The usual selection of Russian cylinders from the collection of Julius Block again succeed in effortlessly outclassing the competition. This time we have the old guard, represented by Paul Pabst, only two years before his sudden death, and the future in the shape of 19-year-old Josef Hofmann – both playing sublime piano music with the spoken words of Leo Tolstoy mixed behind from time to time.
The final section has a Québécois national song, a solo from the cornet player from Issler’s Orchestra, the overture from a popular Austrian operetta, some more whistling from George W Johnson, our first song in Spanish (there will be quite a lot of these in about ten years’ time, but until then they are very thin on the ground), another snappy marching-band number, a maudlin ballad from George J Gaskin, a mysterious cornet solo from a Berlinner disc credited to “Miss Alice Raymond,” Issler’s Orchestra performing a song named after a sadly unrecorded black singing troupe and a sardonic old-fashioned-sexist-humour look at married life from Dan W. Quinn.
Then to finish, Sousa’s biggest hit, The Stars And Stripes Forever. You will almost certainly know this one – I remember first encountering it as “Be Kind To Your Web-Footed Friend.”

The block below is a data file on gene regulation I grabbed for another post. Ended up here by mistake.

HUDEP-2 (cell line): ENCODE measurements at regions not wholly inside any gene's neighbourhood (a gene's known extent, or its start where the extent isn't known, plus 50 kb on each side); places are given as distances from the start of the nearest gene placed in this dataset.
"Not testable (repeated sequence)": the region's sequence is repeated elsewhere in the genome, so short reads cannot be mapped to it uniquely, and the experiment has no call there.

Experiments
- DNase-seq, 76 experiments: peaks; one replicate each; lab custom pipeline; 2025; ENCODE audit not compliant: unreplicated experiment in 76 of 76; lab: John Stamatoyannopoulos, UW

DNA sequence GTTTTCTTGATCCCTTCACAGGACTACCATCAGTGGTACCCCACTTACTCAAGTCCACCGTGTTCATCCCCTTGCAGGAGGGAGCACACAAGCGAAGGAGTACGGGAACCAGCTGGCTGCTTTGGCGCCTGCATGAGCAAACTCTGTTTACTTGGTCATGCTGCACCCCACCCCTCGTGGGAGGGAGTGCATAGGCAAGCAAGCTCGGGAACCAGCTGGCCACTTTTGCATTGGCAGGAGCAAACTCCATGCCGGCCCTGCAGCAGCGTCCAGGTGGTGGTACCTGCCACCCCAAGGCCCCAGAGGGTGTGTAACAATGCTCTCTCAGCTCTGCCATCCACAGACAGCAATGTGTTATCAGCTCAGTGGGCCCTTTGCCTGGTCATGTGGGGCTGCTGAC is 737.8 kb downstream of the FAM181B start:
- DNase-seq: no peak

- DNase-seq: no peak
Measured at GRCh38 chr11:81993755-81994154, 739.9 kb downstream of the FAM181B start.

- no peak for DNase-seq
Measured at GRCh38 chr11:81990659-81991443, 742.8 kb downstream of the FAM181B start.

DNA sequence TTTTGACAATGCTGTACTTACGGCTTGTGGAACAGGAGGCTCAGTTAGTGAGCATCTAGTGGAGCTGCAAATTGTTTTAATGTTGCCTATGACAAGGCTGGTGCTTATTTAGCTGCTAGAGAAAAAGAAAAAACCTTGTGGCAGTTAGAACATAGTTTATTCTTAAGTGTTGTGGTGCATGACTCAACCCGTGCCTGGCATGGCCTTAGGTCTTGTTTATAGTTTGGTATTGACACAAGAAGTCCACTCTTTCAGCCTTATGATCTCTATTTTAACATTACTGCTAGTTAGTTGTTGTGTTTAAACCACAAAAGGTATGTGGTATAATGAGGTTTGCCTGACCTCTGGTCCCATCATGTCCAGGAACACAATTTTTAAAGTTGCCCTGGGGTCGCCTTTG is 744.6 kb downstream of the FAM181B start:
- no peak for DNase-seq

This feels like the first time that we’re genuinely getting something like the greatest hits of the year. That’s not what I’m really aiming for, but even if it represents a tedious middle-brow spectrum of taste, at least the stage is starting to be set for genuine innovation.
Vess L. Ossman – Cocoanut Dance
Russell Hunting – Casey As A Hotel Clerk
Baldwin’s Cadet Band Of Boston – The Liberty Bell
Edward M Favor – My Best Gal’s A New Yorker
Oriole Quartette – Brother Michael, Won’t You Hand Down That Rope
Sousa’s Band – Yazoo Dance
Issler’s Orchestra – Dixie
Aristide Bruant – Le Chat Noir
Holding’s Military Band – Overture Semiramide
Dan W. Quinn – Streets Of Cairo
Charles P. Lowe – Carnival Of Venice
Jean Moeremans – Carnival Of Venice
Unique Quartet – Who Broke The Lock?
Dickson – Dickson Experimental Sound Film
Leo Tolstoy – Spoken Word [14 February 1895, Russia]
Paul Pabst – Chopin-Pabst- Waltz In D-Flat, Op. 64, No. 1, “minute”
Josef Hofmann – Anton Rubinstein- Contredanse B, No. 3 From Le Bal, Op. 14
Paul Pabst – Tchaikovsky-Pabst- Paraphrase On Sleeping Beauty, Op. 66
Eugene Danton – Vive La Canadienne
David B. Dana – Evening Star
Baldwin’s Cadet Band Of Boston – Overture, Poet And Peasant
George W. Johnson – Listen To The Mocking Bird
Arthur B. Adamini – Caramba
Foh’s 23rd Regiment Band Of New York – The Melon Patch Schottische
George J. Gaskin – Sidewalks Of New York
Miss Alice Raymond – Love Me Little Love Me Long
Holding’s Military Band – Overture Semiramide
Issler’s Orchestra – Kentucky Jubilee Singers
Dan W. Quinn – Married Life
Sousa’s Band – Stars And Stripes Forever